Leavitt: The man in the purple suit

By Irv Leavitt for Chronicle Media

Irve Leavitt’s father, Jerry Leavitt, with two customers at a 1962 Chicago convention.

I thought my friend Mike would be pleased to buy an ice machine from me. I was mistaken.

Mike owned the Stars Inn nightclub, where he served many drinks that had ice in them. But he didn’t have a machine that made it.

He started every night with gift ice from a nearby bar. I thought this was a precarious supply chain, so I proposed to sell him an expensive machine that would give him peace of mind, and give me a nice start in the ice machine-selling business.

But he insisted that all he needed to do when he ran out of ice was send one of the bartenders over to a liquor store, where he would buy a big sack of ice for a couple of bucks. And while my ice machine might break immediately after the warranty expired, he didn’t ever have to worry about a bartender breaking.

I tried not to feel bad about how my first attempt at selling turned out. But I did.

If I couldn’t sell a friend something he needed, what could I sell, and who could I sell it to?

I was amazed at how my father did it. Jerry Leavitt had been selling restaurant supplies for almost 40 years. He rarely told any of his customers in advance what anything would cost.

“If you’re not happy with the value, don’t buy from me anymore,” he’d say.

A year or two before I tried to sell the ice-maker, Dad, in his late 60s, had been fired after over three decades with Edward Don & Co., then the largest purveyor of restaurant supplies on earth. The story was that he had extended too much credit to too many customers, some of whom had locked their doors and run away, or set their restaurants on fire, gone bankrupt, or just plain declined to write timely checks.

After his termination, he made a deal with a guy named Jack, who sold cleaning supplies out of a little warehouse-office around the corner from the Star’s Inn. Dad’s idea was to sell mostly the same stuff to the same customers, plus more janitorials, which Jack acquired at a price low enough to allow a healthy margin for both of them.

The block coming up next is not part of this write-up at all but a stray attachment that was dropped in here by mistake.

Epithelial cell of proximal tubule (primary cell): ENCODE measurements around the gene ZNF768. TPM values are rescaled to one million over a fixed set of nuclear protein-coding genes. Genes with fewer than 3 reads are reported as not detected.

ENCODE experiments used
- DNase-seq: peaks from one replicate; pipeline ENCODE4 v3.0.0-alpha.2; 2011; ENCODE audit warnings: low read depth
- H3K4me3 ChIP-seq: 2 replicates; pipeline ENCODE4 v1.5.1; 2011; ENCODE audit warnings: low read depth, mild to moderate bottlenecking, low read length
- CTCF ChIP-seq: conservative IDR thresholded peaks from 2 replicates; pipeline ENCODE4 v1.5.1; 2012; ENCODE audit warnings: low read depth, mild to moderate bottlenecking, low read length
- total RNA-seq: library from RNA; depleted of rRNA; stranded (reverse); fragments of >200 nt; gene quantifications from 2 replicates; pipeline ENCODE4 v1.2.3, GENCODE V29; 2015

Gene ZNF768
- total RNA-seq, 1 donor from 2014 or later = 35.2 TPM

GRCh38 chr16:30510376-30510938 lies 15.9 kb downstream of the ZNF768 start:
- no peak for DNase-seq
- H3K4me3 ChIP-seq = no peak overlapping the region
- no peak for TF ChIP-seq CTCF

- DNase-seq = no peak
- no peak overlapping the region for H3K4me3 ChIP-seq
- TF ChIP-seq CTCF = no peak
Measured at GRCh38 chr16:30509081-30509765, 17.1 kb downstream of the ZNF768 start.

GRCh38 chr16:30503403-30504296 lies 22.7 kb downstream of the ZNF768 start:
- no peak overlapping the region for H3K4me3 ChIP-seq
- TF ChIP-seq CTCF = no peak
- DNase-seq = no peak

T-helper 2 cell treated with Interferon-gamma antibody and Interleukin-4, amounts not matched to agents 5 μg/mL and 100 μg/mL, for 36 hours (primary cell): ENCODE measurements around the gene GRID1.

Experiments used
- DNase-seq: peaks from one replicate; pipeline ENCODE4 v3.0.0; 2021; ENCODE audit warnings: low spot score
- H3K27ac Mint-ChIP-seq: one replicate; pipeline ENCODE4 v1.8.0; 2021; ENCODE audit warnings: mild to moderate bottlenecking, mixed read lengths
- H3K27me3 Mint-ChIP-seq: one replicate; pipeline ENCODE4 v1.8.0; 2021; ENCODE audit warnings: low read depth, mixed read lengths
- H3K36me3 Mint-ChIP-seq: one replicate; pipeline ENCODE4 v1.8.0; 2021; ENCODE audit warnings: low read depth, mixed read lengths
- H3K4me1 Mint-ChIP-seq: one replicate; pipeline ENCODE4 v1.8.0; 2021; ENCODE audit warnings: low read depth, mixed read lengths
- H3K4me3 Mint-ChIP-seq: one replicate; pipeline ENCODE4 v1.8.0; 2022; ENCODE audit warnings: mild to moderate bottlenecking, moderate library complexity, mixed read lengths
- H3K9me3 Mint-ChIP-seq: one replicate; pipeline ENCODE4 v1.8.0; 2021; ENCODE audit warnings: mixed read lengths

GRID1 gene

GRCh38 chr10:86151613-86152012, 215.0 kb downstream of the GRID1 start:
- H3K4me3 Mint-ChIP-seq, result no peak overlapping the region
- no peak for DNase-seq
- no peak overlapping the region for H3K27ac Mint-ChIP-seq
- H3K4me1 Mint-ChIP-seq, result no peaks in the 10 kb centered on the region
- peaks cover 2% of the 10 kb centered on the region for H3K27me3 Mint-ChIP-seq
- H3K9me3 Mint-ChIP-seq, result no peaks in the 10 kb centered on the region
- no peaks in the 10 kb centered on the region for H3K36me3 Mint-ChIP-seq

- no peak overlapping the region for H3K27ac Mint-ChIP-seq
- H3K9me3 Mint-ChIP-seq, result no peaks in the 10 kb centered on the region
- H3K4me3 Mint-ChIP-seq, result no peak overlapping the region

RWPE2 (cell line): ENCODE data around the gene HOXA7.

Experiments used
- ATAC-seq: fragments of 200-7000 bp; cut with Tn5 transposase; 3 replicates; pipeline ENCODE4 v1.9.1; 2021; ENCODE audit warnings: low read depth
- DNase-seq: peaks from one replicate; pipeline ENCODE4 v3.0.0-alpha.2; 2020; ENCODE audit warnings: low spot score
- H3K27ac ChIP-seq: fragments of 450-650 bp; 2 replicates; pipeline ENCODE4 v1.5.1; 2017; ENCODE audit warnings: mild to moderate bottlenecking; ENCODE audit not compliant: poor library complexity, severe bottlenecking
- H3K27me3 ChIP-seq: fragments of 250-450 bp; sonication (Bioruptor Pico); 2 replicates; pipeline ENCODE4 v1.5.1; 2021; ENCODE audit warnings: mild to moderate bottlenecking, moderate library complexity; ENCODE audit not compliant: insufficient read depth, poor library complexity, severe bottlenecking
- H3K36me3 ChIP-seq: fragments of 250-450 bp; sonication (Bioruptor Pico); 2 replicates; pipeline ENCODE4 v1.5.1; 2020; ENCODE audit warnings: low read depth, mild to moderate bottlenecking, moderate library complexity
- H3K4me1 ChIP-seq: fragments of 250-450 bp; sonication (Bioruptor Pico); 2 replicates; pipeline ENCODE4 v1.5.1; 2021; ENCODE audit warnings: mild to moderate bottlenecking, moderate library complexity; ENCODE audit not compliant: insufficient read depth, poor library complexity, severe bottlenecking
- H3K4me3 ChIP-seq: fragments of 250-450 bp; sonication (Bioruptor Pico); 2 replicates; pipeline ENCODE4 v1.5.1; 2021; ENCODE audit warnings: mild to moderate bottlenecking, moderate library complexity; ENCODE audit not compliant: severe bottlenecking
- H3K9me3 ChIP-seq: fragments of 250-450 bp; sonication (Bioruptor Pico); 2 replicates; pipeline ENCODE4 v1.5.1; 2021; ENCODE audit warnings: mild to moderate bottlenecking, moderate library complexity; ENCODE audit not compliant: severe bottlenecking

It occurred to me that I could contract for most of the hauling for both Dad and Jack in the enormous old Buick Estate Wagon I had bought for no particular reason other than it was cheap and rust-free.

This was good news to my father. He needed someone willing to stop at three or four wholesale suppliers on the way to his customers, someone who could be trusted to tear off all the labels so it looked like everything came from our warehouse, and get it all done the day after he made the sale.

Eventually, my dad and his new associate had helped me learn where to find hundreds of wholesale products a restaurant or institution might need. It’s knowledge that became mostly anachronistic with the arrival of the Internet, but it was valuable then.

And I got to watch my father work. I met a different person from the one I thought I knew.

On the job, he listened carefully. And he nurtured his relationships. He learned a smattering of everybody’s home language, and he often found out what his customers needed by talking to their employees. Some of these people had never been asked their opinions about anything.

I saw cooks running from behind their stations, wrapping their arms around the shy little old man when he walked in. A Jew with a high school education, he had friends among the tough nuns of Loyola and Mundelein, and the sharpies at Northwestern University.

I remember noticing that my deliveries to a West Side Catholic hospital had dropped from a weekly Buick-load to a couple of cases. I also noticed a young salesman walking happily out of the buyer’s office. It would be hard to miss him. He was wearing a tight-fitting, violet-colored knit suit with flecks of black and white.

“I won’t pay the guy,” Dad said, referring to the hospital buyer. “That’s stealing from the hospital.” Goods sold via payoffs usually, necessarily, cost much more than they’re worth, he explained.

“But the other guy will.”

I remember thinking that if the young salesman was going to steal, he ought to spend his ill-gotten gains more wisely than in the purchase of purple suits.

But crooks rarely develop fashion sense, or much of any other kind of sense. That’s because they never have to get smarter at anything but corruption. That becomes their real business.

It may occur to you that the reason some of the more repulsive politicians of our day seem so ignorant is that they have built their careers on something other than legislative priorities. They are, figuratively, the guys in the purple suits.

Today, as I write this, would have been my father’s 100th birthday. As time goes by, my memories of him recede.

But I’m sure I remember this. Every one of his two-for-one suits was solid gray or blue, or pinstriped. They were all perfectly tailored, and looked sharp.